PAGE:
Transmission Fluid and Coolant in your Volvoby All Vovo on 06/10/13
Nearly two years ago we spent time blogging some very important tips on the fluids in your Volvo. These tips actually could be applied to most any car. As part of a car care informational course here at the shop, we used to train people on all of the areas of concern for understanding and maintaining your Volvo. We didn't want to repeat the information because we know you can look back at it, BUT we realized that newer followers to our blog, or social media, might want to be refreshed on some of that information.
We thought we'd start by going over two major fluids that keep your car running smoothly: The coolant, and the automatic transmission fluid. You can find the original posts here: http://www.allvovo.com/Vovo-Blog.html?entry=checking-your-car-fluids-engine1 and http://www.allvovo.com/Vovo-Blog.html?entry=checking-your-car-fluids-automatic
Checking your Engine Coolant
Radiator fluid, or coolant, is the most important part of your car's cooling system, which protects your engine from overheating. Low coolant can lead to a breakdown and expensive repairs, so it is important to always keep the coolant level full. A low coolant level will cause engine overheating. We will check this when you bring it in to All Vovo for other services, but this is one area where you have to make sure and keep an eye on it yourself.
Here's how to check the engine fluid level:
Check the level of coolant or antifreeze only when the engine is cold. The coolant level should be between "LOW" and "FULL" marks in the coolant overflow tank. If it's lower, you should add some fluid. If there is no coolant in the overflow tank at all, you should add the coolant into the radiator also. But, you must remember: Never open the radiator cap when the engine is hot!
Another pro tip is that you can check the coolant strength with a coolant test strip. The strips change color to indicate how much life is left in the coolant. IF the coolant is brown or rust-colored, you may need a radiator flush and refill. Most people never consider the effectiveness of the fluid. If you like, we can go ahead and check/test this for you when you bring your car in to All Vovo.
Checking Your Automatic Transmission Fluid
Transmission fluid is not something that most drivers work with, but if you are concerened about something with your car's shifting, you can do a quick check on the fluid. We'll of course, handle this for you if you get the car in to us. If something isn't right, we'll be able to quickly find out what's going on.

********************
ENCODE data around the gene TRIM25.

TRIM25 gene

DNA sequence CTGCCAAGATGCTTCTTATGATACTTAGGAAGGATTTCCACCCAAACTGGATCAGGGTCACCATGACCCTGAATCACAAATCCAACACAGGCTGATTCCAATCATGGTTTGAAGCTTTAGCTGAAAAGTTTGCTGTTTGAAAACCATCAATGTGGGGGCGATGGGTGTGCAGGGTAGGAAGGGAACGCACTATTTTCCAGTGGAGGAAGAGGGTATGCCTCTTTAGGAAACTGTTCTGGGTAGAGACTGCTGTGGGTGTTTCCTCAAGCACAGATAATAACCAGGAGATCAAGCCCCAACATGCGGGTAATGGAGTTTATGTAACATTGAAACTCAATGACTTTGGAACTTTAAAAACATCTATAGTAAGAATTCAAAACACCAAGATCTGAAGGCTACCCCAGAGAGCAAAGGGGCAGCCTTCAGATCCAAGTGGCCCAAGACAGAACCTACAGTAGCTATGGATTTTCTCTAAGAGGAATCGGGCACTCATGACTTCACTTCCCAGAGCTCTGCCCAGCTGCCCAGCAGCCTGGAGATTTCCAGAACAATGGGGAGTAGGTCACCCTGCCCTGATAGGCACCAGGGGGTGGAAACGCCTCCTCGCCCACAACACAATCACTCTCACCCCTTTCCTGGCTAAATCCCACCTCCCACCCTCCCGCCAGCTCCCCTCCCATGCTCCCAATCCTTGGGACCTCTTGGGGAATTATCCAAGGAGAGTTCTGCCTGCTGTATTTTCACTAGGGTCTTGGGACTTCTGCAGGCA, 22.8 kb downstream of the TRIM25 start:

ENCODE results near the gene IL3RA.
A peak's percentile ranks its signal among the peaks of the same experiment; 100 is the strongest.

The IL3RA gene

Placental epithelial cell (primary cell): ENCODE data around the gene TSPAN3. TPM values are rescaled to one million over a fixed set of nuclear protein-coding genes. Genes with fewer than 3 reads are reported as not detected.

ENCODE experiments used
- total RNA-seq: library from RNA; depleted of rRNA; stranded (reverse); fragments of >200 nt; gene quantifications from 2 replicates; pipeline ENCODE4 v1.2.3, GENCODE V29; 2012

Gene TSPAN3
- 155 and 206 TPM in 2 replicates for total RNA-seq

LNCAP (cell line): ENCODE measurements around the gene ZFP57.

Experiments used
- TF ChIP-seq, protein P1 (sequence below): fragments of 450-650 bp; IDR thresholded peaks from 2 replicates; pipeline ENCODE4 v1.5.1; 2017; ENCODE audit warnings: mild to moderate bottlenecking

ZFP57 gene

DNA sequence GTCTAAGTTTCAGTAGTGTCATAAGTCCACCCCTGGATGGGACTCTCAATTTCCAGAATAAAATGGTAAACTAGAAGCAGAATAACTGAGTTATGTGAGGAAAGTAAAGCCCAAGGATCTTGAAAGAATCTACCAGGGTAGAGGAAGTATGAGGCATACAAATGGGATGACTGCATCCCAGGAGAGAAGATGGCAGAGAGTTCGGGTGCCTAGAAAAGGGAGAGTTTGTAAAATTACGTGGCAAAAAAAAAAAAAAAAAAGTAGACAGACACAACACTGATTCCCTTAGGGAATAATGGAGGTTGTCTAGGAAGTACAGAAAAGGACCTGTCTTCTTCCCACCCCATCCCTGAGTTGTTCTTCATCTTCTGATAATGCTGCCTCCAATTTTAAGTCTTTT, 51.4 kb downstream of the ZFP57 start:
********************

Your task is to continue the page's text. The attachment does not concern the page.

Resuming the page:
Park your car on a level surface. Start the engine. Set the transmission level to the "P" (Parking) position, and let the engine idle (on some cars this process may differ, check the owner's manual for details). Pull the transmission dipstick and dry it with a lint-free clean rag or tissue. Then, set it back carefully all the way down into its place. Pull the dipstick again and check the fluid level. If the engine is cool, it should be at the upper end of the "cold" mark. If the engine is hot, the level should be at the upper end of the "hot" mark. If it reads lower than these respective marks, you should add some automatic transmission fluid.
Check the fluid condition also. If it is too black and has a burnt smell, then your transmission is not going to last. Normally, it should be clean and transparent. Its color may vary from red to brown. Wipe the dipstick with clean white paper and look at the paper. There should be no black deposits, no medal particals, and no dirt left on the paper. If the condition of the fluid looks bad, get your Volvo to us immediately.
This is how to add the transmission fluid: Check the transmission fluid type in the owners manual. For example, some Chrysler transmissions need only a specific type of fluid and regular fluid, like Dexron 3, can even destroy the transmission. Add a little amount of fluid and wait for a minute to let the fluid flow down. Start the engine then check the level again. Add fluid in small amounts as needed.